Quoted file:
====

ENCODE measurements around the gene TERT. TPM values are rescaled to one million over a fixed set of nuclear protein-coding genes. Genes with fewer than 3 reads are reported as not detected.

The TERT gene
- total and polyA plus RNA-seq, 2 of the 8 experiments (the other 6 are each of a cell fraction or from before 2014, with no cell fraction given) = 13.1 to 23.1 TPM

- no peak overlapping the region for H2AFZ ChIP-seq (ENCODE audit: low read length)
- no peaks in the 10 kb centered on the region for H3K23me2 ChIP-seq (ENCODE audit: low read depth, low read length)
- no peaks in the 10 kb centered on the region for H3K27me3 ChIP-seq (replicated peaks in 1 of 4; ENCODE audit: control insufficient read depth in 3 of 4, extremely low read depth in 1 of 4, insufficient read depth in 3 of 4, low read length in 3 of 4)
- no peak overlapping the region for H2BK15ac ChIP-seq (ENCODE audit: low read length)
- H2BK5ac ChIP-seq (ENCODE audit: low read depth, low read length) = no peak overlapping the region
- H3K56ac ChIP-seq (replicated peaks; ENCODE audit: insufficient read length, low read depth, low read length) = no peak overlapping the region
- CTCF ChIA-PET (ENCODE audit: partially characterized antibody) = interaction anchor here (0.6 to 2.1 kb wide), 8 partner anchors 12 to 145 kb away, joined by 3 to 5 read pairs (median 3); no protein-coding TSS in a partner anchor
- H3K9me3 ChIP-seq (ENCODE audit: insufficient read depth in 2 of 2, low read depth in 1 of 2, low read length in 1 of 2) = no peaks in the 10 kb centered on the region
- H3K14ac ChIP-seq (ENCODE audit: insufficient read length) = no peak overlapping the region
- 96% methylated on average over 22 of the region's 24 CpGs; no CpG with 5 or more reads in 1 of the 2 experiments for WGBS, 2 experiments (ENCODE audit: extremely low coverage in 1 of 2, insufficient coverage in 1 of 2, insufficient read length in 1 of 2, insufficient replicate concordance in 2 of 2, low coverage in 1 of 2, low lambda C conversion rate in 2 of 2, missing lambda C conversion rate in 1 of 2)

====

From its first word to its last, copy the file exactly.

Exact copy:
ENCODE measurements around the gene TERT. TPM values are rescaled to one million over a fixed set of nuclear protein-coding genes. Genes with fewer than 3 reads are reported as not detected.

The TERT gene
- total and polyA plus RNA-seq, 2 of the 8 experiments (the other 6 are each of a cell fraction or from before 2014, with no cell fraction given) = 13.1 to 23.1 TPM

- no peak overlapping the region for H2AFZ ChIP-seq (ENCODE audit: low read length)
- no peaks in the 10 kb centered on the region for H3K23me2 ChIP-seq (ENCODE audit: low read depth, low read length)
- no peaks in the 10 kb centered on the region for H3K27me3 ChIP-seq (replicated peaks in 1 of 4; ENCODE audit: control insufficient read depth in 3 of 4, extremely low read depth in 1 of 4, insufficient read depth in 3 of 4, low read length in 3 of 4)
- no peak overlapping the region for H2BK15ac ChIP-seq (ENCODE audit: low read length)
- H2BK5ac ChIP-seq (ENCODE audit: low read depth, low read length) = no peak overlapping the region
- H3K56ac ChIP-seq (replicated peaks; ENCODE audit: insufficient read length, low read depth, low read length) = no peak overlapping the region
- CTCF ChIA-PET (ENCODE audit: partially characterized antibody) = interaction anchor here (0.6 to 2.1 kb wide), 8 partner anchors 12 to 145 kb away, joined by 3 to 5 read pairs (median 3); no protein-coding TSS in a partner anchor
- H3K9me3 ChIP-seq (ENCODE audit: insufficient read depth in 2 of 2, low read depth in 1 of 2, low read length in 1 of 2) = no peaks in the 10 kb centered on the region
- H3K14ac ChIP-seq (ENCODE audit: insufficient read length) = no peak overlapping the region
- 96% methylated on average over 22 of the region's 24 CpGs; no CpG with 5 or more reads in 1 of the 2 experiments for WGBS, 2 experiments (ENCODE audit: extremely low coverage in 1 of 2, insufficient coverage in 1 of 2, insufficient read length in 1 of 2, insufficient replicate concordance in 2 of 2, low coverage in 1 of 2, low lambda C conversion rate in 2 of 2, missing lambda C conversion rate in 1 of 2)